Now that my friend has it, I can talk more about my time-sensitive quilting project.
My friend fell and broke her leg in several places. She had to have a metal plate put in her leg. It will be a long recuperation.
Ordinarily, I'd have sent her a prayer shawl. What's a prayer shawl? It's a creation that's usually knitted or crocheted out of yarn, something large enough to be draped across the shoulders. For those of you who wonder why on earth churches would do a prayer shawl ministry, I explain this further in this post on my theology blog.
I know that my friend with the broken leg is open to the idea of prayer shawls, as she's asked me to send prayer shawls to family members suffering ravaging illnesses. So my first thought was to send her one too.
But she crochets. She's already got more afghans than she can use, and unlike me, she can crochet in interesting patterns. I know she'd appreciate the thought of a prayer shawl, but I wondered about a different approach.
I decided that a quilt could fulfill the same purpose. And I had some parts of quilt tops already sewn together. I decided to assemble them into a single quilt top and put it together. I liked that there were different patterns and different patches, much for her to look at as she recuperates.
And I needed to do it quickly. I wanted to get it done before her leg healed. And so, I began sewing like a woman possessed.
And I got it done. It's not my best, most intricate work. But it's a thing of beauty, and my friend reports that it's a comfort.
This process made me wonder how many projects we could plow through and finish, if we'd just buckle down and do it consistently. I tend to think that a larger quilt project takes too much time. But this project, which will cover my friend from feet to upper body (so just less than twin size), took me only a month--and that includes the pieces that I'd previously stitched.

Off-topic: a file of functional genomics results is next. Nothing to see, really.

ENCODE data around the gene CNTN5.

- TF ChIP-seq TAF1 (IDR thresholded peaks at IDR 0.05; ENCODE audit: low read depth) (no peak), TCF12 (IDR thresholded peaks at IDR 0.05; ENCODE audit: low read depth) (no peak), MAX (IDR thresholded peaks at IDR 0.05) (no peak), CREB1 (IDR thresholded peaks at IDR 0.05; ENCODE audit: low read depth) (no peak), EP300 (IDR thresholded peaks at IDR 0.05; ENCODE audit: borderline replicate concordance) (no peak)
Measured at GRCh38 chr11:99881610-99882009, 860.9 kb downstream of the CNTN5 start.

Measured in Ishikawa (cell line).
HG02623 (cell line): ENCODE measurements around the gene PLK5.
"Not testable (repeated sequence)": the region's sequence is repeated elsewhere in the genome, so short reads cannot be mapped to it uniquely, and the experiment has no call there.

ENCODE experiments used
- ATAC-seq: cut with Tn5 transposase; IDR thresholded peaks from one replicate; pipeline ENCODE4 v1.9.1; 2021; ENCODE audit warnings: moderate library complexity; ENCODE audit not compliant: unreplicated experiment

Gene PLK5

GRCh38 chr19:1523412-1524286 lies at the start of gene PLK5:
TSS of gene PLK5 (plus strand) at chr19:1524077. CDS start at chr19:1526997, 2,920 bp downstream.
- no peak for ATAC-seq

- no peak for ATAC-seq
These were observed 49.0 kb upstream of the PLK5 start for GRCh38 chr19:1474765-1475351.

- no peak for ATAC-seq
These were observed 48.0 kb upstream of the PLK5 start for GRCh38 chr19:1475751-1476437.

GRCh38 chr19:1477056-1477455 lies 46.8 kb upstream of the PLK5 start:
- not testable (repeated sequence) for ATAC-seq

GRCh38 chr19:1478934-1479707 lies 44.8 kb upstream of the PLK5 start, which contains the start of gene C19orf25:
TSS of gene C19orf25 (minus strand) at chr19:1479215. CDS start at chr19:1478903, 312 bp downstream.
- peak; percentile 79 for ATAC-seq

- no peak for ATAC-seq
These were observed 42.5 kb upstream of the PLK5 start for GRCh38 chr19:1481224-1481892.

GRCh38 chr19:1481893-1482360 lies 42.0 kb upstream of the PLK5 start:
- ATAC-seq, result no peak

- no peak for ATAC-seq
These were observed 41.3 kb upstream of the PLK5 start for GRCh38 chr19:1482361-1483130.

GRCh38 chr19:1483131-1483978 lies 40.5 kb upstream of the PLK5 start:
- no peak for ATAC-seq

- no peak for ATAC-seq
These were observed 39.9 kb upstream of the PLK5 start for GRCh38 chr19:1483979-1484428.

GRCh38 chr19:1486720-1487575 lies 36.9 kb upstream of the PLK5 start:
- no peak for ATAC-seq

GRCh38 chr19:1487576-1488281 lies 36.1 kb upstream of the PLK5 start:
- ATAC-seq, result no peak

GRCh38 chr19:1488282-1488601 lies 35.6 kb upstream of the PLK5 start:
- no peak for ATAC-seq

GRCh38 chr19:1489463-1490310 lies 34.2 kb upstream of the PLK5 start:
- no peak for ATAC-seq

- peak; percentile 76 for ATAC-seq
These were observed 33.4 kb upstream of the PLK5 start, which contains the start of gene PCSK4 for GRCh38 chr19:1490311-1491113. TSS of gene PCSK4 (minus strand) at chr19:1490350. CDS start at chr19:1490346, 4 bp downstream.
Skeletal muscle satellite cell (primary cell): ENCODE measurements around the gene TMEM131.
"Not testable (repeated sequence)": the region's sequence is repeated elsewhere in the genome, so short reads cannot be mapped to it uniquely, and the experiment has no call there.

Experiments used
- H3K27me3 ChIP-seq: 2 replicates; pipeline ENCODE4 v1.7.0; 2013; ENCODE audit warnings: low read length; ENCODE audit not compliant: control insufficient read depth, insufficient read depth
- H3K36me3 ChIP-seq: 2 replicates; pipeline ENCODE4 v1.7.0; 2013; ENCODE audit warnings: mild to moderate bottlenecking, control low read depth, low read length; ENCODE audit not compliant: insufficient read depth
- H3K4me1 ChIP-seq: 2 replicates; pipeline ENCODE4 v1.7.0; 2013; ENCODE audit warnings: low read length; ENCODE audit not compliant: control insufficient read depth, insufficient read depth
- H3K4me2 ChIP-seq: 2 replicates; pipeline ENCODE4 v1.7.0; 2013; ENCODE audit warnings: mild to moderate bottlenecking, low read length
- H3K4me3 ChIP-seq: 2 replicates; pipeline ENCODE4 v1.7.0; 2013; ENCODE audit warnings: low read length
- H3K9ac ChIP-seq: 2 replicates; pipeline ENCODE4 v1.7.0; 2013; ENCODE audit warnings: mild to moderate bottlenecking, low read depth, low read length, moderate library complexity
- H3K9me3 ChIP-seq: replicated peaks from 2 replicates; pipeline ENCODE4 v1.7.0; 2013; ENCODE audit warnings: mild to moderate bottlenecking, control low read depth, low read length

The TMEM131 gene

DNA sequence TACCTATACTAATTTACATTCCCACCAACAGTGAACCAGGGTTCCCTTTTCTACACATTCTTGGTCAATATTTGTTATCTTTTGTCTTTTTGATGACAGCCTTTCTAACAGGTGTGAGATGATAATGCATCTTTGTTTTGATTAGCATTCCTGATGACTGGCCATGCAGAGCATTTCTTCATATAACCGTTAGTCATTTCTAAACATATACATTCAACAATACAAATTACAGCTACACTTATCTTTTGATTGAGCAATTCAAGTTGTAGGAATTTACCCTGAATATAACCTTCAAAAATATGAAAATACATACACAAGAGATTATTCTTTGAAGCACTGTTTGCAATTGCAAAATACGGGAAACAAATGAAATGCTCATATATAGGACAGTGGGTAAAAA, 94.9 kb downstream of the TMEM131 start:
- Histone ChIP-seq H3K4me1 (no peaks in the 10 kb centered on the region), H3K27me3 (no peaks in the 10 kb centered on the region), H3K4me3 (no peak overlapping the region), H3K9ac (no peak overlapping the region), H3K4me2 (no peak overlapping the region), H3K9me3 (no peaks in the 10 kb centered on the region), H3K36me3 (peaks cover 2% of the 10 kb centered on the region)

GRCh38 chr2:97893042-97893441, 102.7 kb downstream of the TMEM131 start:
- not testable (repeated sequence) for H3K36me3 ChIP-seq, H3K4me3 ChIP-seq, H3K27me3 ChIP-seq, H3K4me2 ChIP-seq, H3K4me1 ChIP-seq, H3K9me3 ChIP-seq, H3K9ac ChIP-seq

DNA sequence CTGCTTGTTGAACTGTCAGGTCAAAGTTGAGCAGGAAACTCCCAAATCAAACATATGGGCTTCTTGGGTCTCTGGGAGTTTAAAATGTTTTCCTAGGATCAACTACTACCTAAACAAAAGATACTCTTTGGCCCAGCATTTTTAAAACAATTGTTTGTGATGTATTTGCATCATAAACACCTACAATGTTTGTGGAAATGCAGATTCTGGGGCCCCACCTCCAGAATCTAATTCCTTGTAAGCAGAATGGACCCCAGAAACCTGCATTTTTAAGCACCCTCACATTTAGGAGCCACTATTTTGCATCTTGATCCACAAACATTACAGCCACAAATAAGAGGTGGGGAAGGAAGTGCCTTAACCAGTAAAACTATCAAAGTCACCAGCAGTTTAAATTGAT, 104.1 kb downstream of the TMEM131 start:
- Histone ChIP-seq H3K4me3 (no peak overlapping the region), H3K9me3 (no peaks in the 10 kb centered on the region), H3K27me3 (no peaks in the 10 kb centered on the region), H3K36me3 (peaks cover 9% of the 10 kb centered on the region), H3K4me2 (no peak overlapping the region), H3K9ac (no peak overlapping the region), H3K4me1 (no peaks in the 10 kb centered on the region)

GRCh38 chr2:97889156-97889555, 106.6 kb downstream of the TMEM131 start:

And it's not like I was working every spare minute. It took some intense time on 2 Saturdays and 2 Wednesdays, along with some focused attention on a Wednesday night, a Sunday morning, and a Sunday night.
Is it because I was less of a perfectionist since I had a firm deadline? I've written before about the good enough approach (see this post); maybe that process was in play.
The other factor was my willingness to just sit down and get the project done. How many other projects might get done if I just sat down for longer periods of time and blistered through them?
It was wonderful to immerse myself in this process again. It was wonderful to take it with me and to have something for my hands to do during long meetings; unlike with writing projects, I could work on it and still pay attention. It was great to generate interest in the younger generation. It was wonderful to see the bright colors of the fabric and to have the soothing rhythm of the long stitch.
I'm ready for the next quilting project! We're going to make quilts for Lutheran World Relief at our church on September 7. I need to get parts of those quilts assembled before that date. No excuses about not having enough time!
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